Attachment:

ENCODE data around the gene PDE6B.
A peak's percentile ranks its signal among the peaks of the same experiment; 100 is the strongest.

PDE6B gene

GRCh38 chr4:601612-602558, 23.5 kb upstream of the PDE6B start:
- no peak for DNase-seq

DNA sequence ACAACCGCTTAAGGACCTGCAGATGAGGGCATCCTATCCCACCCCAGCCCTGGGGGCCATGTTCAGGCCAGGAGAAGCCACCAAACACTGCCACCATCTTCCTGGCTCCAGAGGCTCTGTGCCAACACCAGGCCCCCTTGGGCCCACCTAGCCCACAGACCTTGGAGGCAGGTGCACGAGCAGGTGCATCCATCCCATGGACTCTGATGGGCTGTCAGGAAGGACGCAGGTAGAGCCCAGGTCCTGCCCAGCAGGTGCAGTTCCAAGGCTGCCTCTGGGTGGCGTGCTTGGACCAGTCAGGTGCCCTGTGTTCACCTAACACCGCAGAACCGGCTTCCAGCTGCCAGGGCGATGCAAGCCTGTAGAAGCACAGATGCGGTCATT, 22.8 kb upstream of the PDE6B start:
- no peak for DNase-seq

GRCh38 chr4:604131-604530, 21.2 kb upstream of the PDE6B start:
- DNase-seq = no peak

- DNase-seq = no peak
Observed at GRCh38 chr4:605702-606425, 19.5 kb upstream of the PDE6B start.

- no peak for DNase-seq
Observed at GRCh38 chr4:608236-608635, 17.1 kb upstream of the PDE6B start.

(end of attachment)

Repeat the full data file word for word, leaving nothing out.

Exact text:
ENCODE data around the gene PDE6B.
A peak's percentile ranks its signal among the peaks of the same experiment; 100 is the strongest.

PDE6B gene

GRCh38 chr4:601612-602558, 23.5 kb upstream of the PDE6B start:
- no peak for DNase-seq

DNA sequence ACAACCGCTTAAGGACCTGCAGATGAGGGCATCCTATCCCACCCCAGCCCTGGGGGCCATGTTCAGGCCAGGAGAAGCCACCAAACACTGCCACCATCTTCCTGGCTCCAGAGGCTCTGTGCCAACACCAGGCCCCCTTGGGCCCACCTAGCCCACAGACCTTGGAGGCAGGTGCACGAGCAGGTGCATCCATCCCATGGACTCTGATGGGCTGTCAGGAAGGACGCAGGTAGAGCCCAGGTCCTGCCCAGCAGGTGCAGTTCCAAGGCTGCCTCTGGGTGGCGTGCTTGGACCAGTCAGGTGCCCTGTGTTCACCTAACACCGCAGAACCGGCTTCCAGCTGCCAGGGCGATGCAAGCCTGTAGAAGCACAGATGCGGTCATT, 22.8 kb upstream of the PDE6B start:
- no peak for DNase-seq

GRCh38 chr4:604131-604530, 21.2 kb upstream of the PDE6B start:
- DNase-seq = no peak

- DNase-seq = no peak
Observed at GRCh38 chr4:605702-606425, 19.5 kb upstream of the PDE6B start.

- no peak for DNase-seq
Observed at GRCh38 chr4:608236-608635, 17.1 kb upstream of the PDE6B start.